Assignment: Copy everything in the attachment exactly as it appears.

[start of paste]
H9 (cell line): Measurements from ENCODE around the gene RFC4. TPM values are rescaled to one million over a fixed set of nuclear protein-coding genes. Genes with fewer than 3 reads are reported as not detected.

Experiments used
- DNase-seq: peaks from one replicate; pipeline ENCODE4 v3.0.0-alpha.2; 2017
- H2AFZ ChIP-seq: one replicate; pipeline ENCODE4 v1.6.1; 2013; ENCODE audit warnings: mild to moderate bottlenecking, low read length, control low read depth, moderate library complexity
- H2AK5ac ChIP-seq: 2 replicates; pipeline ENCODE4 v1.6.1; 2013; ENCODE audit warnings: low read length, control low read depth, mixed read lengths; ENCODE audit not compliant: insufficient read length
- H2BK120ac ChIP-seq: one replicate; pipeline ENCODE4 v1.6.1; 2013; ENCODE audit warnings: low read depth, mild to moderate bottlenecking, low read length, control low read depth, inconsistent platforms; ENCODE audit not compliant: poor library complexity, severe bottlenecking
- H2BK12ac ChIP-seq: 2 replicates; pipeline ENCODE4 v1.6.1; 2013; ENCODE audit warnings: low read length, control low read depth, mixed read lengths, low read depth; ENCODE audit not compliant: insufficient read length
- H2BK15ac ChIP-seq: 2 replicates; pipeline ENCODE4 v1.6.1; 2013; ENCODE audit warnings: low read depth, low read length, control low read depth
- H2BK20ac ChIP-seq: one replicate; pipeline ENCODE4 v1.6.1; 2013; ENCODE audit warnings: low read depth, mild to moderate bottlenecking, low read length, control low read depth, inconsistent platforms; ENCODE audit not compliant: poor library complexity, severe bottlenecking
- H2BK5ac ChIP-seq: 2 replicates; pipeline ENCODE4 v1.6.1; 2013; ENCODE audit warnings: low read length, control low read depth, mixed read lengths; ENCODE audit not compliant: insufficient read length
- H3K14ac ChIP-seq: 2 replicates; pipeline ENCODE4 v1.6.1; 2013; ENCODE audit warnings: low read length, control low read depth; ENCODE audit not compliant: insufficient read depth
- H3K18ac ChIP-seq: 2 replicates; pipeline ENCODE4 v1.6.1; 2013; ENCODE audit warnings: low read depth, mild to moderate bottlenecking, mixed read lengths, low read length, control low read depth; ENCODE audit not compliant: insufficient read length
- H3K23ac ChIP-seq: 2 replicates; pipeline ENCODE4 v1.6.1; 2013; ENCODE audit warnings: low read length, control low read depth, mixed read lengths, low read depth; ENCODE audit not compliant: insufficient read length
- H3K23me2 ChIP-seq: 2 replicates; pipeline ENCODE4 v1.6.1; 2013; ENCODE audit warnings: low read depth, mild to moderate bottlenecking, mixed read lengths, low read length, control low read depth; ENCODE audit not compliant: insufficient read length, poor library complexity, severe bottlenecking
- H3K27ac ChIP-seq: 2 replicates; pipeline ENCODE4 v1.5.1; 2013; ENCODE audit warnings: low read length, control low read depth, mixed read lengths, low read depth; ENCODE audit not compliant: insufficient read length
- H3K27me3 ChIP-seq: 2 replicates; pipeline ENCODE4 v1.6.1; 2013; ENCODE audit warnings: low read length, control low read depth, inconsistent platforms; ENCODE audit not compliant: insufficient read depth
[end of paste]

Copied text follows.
H9 (cell line): Measurements from ENCODE around the gene RFC4. TPM values are rescaled to one million over a fixed set of nuclear protein-coding genes. Genes with fewer than 3 reads are reported as not detected.

Experiments used
- DNase-seq: peaks from one replicate; pipeline ENCODE4 v3.0.0-alpha.2; 2017
- H2AFZ ChIP-seq: one replicate; pipeline ENCODE4 v1.6.1; 2013; ENCODE audit warnings: mild to moderate bottlenecking, low read length, control low read depth, moderate library complexity
- H2AK5ac ChIP-seq: 2 replicates; pipeline ENCODE4 v1.6.1; 2013; ENCODE audit warnings: low read length, control low read depth, mixed read lengths; ENCODE audit not compliant: insufficient read length
- H2BK120ac ChIP-seq: one replicate; pipeline ENCODE4 v1.6.1; 2013; ENCODE audit warnings: low read depth, mild to moderate bottlenecking, low read length, control low read depth, inconsistent platforms; ENCODE audit not compliant: poor library complexity, severe bottlenecking
- H2BK12ac ChIP-seq: 2 replicates; pipeline ENCODE4 v1.6.1; 2013; ENCODE audit warnings: low read length, control low read depth, mixed read lengths, low read depth; ENCODE audit not compliant: insufficient read length
- H2BK15ac ChIP-seq: 2 replicates; pipeline ENCODE4 v1.6.1; 2013; ENCODE audit warnings: low read depth, low read length, control low read depth
- H2BK20ac ChIP-seq: one replicate; pipeline ENCODE4 v1.6.1; 2013; ENCODE audit warnings: low read depth, mild to moderate bottlenecking, low read length, control low read depth, inconsistent platforms; ENCODE audit not compliant: poor library complexity, severe bottlenecking
- H2BK5ac ChIP-seq: 2 replicates; pipeline ENCODE4 v1.6.1; 2013; ENCODE audit warnings: low read length, control low read depth, mixed read lengths; ENCODE audit not compliant: insufficient read length
- H3K14ac ChIP-seq: 2 replicates; pipeline ENCODE4 v1.6.1; 2013; ENCODE audit warnings: low read length, control low read depth; ENCODE audit not compliant: insufficient read depth
- H3K18ac ChIP-seq: 2 replicates; pipeline ENCODE4 v1.6.1; 2013; ENCODE audit warnings: low read depth, mild to moderate bottlenecking, mixed read lengths, low read length, control low read depth; ENCODE audit not compliant: insufficient read length
- H3K23ac ChIP-seq: 2 replicates; pipeline ENCODE4 v1.6.1; 2013; ENCODE audit warnings: low read length, control low read depth, mixed read lengths, low read depth; ENCODE audit not compliant: insufficient read length
- H3K23me2 ChIP-seq: 2 replicates; pipeline ENCODE4 v1.6.1; 2013; ENCODE audit warnings: low read depth, mild to moderate bottlenecking, mixed read lengths, low read length, control low read depth; ENCODE audit not compliant: insufficient read length, poor library complexity, severe bottlenecking
- H3K27ac ChIP-seq: 2 replicates; pipeline ENCODE4 v1.5.1; 2013; ENCODE audit warnings: low read length, control low read depth, mixed read lengths, low read depth; ENCODE audit not compliant: insufficient read length
- H3K27me3 ChIP-seq: 2 replicates; pipeline ENCODE4 v1.6.1; 2013; ENCODE audit warnings: low read length, control low read depth, inconsistent platforms; ENCODE audit not compliant: insufficient read depth